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Why the Internet Needs the WayBack Machine, the Site That Archives the Web We spoke with Mark Graham, director of the Wayback Machine, to ask about the service that archives the internet of the past.

By Grace Reader

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The Wayback Machine, a service offered through Internet Archive, provides access to online history by preserving and offering access to websites from the past 20 years.

"The Wayback Machine is used by hundreds of thousands of people every day, presenting snapshots, back in time, from more than 1.5 billion websites," says Mark Graham, director of the Wayback Machine.

The site was founded by Brewster Kahle, who also sold Alexa Internet to Amazon and is in the Internet Hall of Fame.

To celebrate the birth of the world wide web, we caught up with Graham to talk about the Wayback Machine, how it benefits the public and some surprising facts about the service:

Related: 4 Reasons to Be Excited by the 'Internet of Things'

1. How does Wayback Machine work?

The Wayback Machine offers access to the billions of web pages collected through many partners and technologies. Even though it is a huge collection, it only takes hundreds of computers to serve thousands of requests per second. It is a testament to how far our computer technology has grown.

2. What do we risk if something like this doesn't exist?

Without things like the Wayback Machine, we would deny future generations an ability to explore and learn from history that is increasingly digital. Oh, and for historians to try to piece together what that whole Pokemon (see: Go Pokébarbarians at the Gate) phenomenon was about.

3. Why is this an important service to have? How does it benefit people?

The average life expectancy of a web page is only 100 days before it is changed or deleted. The web is a record of our time, and without a record will lose history.

4. How many staff members did you have when you started? How many do you have now?

There are 150 employees of the Internet Archive, but there are now more than 1,000 librarians in 400 institutions shaping the holdings of the Wayback Machine by curating thousands of individual web collections through the service.

5. What does this service tell us about how the internet has changed?

People love to share and people love to learn, and people love cats. What is changing is how people are doing this. The web's evolution, which now includes Youtube and Facebook, is making this easier and easier.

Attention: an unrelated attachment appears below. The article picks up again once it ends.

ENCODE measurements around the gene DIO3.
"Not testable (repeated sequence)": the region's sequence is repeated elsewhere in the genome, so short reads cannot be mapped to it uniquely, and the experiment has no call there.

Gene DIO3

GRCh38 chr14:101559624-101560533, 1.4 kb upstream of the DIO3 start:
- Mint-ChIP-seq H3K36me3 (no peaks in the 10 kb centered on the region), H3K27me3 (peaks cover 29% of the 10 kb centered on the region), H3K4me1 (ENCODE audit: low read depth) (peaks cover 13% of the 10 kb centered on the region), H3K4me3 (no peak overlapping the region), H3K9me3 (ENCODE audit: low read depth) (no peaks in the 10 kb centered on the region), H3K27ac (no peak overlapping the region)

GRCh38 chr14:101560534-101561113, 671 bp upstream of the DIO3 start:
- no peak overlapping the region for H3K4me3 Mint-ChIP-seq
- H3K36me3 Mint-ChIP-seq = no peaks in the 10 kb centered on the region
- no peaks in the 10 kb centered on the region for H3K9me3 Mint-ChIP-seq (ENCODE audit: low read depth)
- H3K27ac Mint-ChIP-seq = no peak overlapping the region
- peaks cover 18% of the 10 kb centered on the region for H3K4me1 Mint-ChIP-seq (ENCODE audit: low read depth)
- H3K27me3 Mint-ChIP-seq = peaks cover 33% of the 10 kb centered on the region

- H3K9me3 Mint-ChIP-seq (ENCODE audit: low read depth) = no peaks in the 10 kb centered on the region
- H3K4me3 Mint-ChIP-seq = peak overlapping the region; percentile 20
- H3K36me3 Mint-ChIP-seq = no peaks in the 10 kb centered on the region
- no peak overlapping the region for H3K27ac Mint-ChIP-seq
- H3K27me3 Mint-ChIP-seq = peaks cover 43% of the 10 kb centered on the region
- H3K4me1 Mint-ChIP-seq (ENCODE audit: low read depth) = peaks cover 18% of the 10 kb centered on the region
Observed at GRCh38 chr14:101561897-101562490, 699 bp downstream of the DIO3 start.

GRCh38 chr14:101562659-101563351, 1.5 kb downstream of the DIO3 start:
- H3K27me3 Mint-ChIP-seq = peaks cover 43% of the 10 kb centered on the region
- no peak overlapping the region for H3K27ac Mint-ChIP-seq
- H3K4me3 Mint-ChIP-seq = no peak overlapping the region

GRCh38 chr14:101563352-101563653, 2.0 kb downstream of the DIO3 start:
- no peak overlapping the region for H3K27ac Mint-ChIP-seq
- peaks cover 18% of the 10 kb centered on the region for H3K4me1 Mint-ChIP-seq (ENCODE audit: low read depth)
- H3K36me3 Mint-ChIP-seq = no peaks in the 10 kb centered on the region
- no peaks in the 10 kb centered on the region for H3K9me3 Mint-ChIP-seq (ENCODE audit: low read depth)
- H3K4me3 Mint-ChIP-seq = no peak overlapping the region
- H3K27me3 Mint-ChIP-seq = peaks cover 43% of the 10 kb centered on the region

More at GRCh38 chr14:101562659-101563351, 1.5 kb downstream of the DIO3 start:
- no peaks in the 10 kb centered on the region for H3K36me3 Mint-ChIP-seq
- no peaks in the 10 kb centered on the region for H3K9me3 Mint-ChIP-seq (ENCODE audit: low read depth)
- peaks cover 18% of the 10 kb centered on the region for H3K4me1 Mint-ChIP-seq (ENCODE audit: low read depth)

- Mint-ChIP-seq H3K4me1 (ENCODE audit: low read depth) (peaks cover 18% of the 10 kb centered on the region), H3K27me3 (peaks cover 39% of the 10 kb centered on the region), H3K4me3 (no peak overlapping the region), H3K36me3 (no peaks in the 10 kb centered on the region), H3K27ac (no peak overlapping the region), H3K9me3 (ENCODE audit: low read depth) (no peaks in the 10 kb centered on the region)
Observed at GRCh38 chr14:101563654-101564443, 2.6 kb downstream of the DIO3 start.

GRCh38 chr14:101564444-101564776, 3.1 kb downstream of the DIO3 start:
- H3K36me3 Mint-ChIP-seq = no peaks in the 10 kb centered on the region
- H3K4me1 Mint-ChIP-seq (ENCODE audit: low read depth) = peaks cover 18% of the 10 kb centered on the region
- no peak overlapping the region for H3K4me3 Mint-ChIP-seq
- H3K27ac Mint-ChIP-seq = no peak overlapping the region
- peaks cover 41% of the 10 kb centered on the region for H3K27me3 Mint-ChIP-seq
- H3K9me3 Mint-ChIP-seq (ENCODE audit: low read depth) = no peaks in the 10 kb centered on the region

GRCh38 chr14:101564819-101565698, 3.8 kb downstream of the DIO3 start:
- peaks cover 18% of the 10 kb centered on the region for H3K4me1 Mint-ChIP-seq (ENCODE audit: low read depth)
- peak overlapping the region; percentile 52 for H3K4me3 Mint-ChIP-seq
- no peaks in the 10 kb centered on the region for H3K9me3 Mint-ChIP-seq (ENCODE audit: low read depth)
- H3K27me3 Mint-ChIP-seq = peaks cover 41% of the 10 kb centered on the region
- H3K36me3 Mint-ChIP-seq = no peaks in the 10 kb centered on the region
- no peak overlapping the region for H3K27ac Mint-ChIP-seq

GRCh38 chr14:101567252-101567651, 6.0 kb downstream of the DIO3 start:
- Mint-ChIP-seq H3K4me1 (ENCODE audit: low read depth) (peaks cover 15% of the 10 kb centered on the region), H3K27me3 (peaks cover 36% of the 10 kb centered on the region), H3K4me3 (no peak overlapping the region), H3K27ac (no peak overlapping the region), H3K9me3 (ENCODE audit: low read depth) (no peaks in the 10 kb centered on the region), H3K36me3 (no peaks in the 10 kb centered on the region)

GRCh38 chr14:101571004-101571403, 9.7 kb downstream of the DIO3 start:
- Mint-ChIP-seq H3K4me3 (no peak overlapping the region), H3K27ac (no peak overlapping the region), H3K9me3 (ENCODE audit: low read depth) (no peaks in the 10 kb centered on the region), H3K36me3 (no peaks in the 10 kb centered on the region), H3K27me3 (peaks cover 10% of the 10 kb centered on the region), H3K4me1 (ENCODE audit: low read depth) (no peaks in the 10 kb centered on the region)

6. What are the most striking changes in how we use the internet that you've noticed?

That it is no longer a "nice to have" but so influential that governments block access to certain websites, or the whole internet, when they think they are threatened. The other obvious difference is that most people now access the internet via mobile devices, which are location aware by default, supporting a wide range of services that require that information.

7. What are some surprising uses you've seen for your tool?

On July 17, 2014, Igor (Strelkov) Girkin, a Ukrainian separatist leader, claimed responsibility online for the downing of what he thought was a Ukrainian military transport plane near the rebel held Ukrainian city of Donetsk. When reports that Malaysian Airlines Flight MH17, with 295 passengers, had been shot down in the same area, his post was removed. But not before it had been preserved several times by the Wayback Machine, where it is available today.

And on May 1, 2003, the White House issued a statement that said "President Bush Announces Combat Operations in Iraq Have Ended." Later the word 'Major' was added to the title and on Oct. 1, 2003, it read "President Bush Announces Major Combat Operations in Iraq Have Ended." Later still it was removed from the live web altogether, but you can see preserved copies of it.

Related: Your Internet Signal Is Going To Be Transmitted Through Light

8. What are some facts about the Wayback Machine that most people don't know?

That the inventory of more than half a trillion web captures is not the result of a single continuous crawling process but rather millions of separate crawls, defined by thousands of people, over the years.

That the home for the Wayback Machine is a former Church of Christian Scientists, which is now a digital library where the hymnal page numbers of the wall have been replaced with mathematically significant numbers. We have a new beta that allows people to search for a site with keywords:

9. What's ahead?

We are trying to help build the internet into the Library of Alexandria version two by making all the published works permanently available to everyone that is curious enough to want access (all books, music, video, software and web pages). That is the opportunity of our generation, and one we are trying to help make real.

Grace Reader


Grace Reader is a former editorial intern at and a current freelance contributor. She is a third year journalism and media communication major at Colorado State University. Grace is the PR and marketing manager at Colorado State University's Off-Campus Life, and a sports anchor at CTV Channel 11. 

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